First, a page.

CWD found on deer farms prompts new feeding ban in 11 Minnesota counties

Southeastern Minnesota ban continues for 5 counties and includes attractants

A new deer feeding ban is in place until 2019 for 11 central and north-central Minnesota counties surrounding two farms where multiple captive deer were infected with chronic wasting disease. 

“Feeding bans in central and north-central Minnesota are precautionary,” said Lou Cornicelli, wildlife research manager for the Minnesota Department of Natural Resources. “Wild deer in these areas are not know to have CWD. These feeding bans are a proactive step to keep CWD at bay.”

Central Minnesota counties affected by the ban are Kandiyohi; McLeod; Meeker; Stearns; Wright; and the portion of Renville County north of U.S. Highway 212.

North-central Minnesota counties affected are Aitkin; Crow Wing; Morrison; the portion of Cass County south of Minnesota highways 34 and 200; and the portion of Mille Lacs County north of County Road 11.

In Fillmore, Houston, Olmsted, Mower and Winona counties, a ban on deer feeding and deer attractants that has been in place since December 2016 remains in effect through Wednesday, June 27, 2018.

“Feed is not just a pile of corn or grain,” Cornicelli said. “It includes salt and mineral blocks that many hunters use as well as fruits, vegetables, nuts, hay and other food that is capable of attracting or enticing deer.”

One of the most probable mechanisms for CWD spread among deer is over a food or attractant source that concentrates animals. Feeding bans are intended to reduce the number of areas where deer can come into close contact, either directly or indirectly.

The feeding ban in southeastern Minnesota also includes attractants such as deer urine, blood, gland oil, feces or other bodily fluids. These products include such things as bottled estrus and mock scrape drips.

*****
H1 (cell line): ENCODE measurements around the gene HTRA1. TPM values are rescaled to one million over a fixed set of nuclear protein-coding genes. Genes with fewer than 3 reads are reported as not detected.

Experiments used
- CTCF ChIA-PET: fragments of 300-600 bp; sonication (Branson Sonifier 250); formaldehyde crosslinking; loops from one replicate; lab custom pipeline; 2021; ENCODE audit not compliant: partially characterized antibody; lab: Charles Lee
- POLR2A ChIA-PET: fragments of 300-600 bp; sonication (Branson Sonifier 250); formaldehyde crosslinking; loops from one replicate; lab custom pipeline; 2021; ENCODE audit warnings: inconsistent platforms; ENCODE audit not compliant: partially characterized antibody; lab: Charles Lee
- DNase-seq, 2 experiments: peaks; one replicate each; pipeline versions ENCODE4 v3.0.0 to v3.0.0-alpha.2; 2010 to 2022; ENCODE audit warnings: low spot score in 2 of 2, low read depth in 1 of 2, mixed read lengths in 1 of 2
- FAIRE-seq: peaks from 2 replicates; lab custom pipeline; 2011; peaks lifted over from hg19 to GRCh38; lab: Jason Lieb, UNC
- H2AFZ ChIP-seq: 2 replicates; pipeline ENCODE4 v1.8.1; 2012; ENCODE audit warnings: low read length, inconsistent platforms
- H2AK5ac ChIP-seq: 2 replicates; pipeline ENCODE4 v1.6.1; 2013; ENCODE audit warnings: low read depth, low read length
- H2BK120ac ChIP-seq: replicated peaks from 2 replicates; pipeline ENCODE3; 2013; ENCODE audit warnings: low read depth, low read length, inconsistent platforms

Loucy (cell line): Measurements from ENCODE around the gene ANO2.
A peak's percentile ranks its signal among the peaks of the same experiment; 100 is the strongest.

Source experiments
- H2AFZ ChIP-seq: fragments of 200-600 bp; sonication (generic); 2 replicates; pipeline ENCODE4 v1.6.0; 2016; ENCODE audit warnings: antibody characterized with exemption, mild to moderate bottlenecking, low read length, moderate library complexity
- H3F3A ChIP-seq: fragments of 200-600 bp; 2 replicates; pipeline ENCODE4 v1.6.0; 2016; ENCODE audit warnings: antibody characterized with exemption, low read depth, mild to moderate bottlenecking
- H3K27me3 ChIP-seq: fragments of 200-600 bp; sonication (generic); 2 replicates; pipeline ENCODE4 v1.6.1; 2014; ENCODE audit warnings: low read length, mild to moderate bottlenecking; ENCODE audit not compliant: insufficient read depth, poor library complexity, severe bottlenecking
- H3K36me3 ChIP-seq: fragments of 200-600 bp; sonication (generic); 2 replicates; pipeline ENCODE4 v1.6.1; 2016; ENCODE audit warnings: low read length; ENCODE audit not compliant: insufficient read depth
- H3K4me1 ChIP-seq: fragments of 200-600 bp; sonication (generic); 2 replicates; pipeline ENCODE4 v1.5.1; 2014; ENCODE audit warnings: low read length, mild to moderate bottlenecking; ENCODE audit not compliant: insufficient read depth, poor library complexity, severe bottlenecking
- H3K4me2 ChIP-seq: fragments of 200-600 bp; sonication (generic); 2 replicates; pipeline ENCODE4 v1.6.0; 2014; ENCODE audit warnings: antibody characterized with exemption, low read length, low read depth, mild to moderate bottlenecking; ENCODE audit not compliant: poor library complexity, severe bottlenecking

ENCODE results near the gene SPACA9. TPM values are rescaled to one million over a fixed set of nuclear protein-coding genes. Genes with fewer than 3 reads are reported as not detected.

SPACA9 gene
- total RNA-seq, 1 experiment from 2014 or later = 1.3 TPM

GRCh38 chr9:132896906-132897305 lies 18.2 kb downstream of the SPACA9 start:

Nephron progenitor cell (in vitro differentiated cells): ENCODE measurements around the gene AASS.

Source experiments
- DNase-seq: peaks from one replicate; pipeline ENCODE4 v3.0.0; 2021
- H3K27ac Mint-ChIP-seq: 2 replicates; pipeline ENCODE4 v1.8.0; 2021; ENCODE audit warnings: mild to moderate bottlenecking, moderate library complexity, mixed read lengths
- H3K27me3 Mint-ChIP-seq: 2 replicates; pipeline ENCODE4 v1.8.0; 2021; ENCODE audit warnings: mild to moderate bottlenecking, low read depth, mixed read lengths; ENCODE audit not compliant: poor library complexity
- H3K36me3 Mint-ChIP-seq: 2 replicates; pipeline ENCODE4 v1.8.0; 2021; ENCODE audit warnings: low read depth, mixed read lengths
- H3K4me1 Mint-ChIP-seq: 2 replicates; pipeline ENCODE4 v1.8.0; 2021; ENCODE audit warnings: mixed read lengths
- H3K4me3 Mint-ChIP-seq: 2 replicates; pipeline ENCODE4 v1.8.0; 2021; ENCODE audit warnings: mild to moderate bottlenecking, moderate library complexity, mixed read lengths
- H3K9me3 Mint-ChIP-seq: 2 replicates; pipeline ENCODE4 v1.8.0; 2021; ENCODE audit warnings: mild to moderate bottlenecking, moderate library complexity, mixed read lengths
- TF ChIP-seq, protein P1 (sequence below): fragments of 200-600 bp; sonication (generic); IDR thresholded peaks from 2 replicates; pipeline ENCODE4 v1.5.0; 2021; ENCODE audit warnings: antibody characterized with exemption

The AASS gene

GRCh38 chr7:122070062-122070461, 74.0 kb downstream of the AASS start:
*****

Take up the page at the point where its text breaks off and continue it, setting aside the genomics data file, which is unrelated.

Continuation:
People who feed birds or small mammals must do so in a manner that prevents access by deer or places the food at least six feet above the ground.

Food placed as a result of normal agricultural practices is generally exempted from the feeding ban. But cattle operators should take steps that minimize contact between deer and cattle.

The new deer feeding ban for central and north-central Minnesota became effective Monday, Aug. 28, and extends through Thursday, Feb. 28, 2019.

“Not feeding deer is a simple step that anyone can take to help prevent the spread of disease,” Cornicelli said. “Although well-intentioned, feeding wildlife often does more harm than good.”

Mandatory precautionary CWD testing will be done in portions of the new feeding ban areas to determine whether the disease may have spread from captive to wild deer. Samples will be collected from 5,400 deer harvested in permit areas immediately surrounding CWD-infected farms near Merrifield in Crow Wing County and Litchfield in Meeker County.

Precautionary testing also will be mandatory for 1,800 deer harvested in permit areas adjoining southeastern Minnesota’s CWD management zone, deer permit area 603.

More information about the precautionary feeding ban and mandatory CWD testing this fall are available on the DNR’s website on the chronic wasting disease page.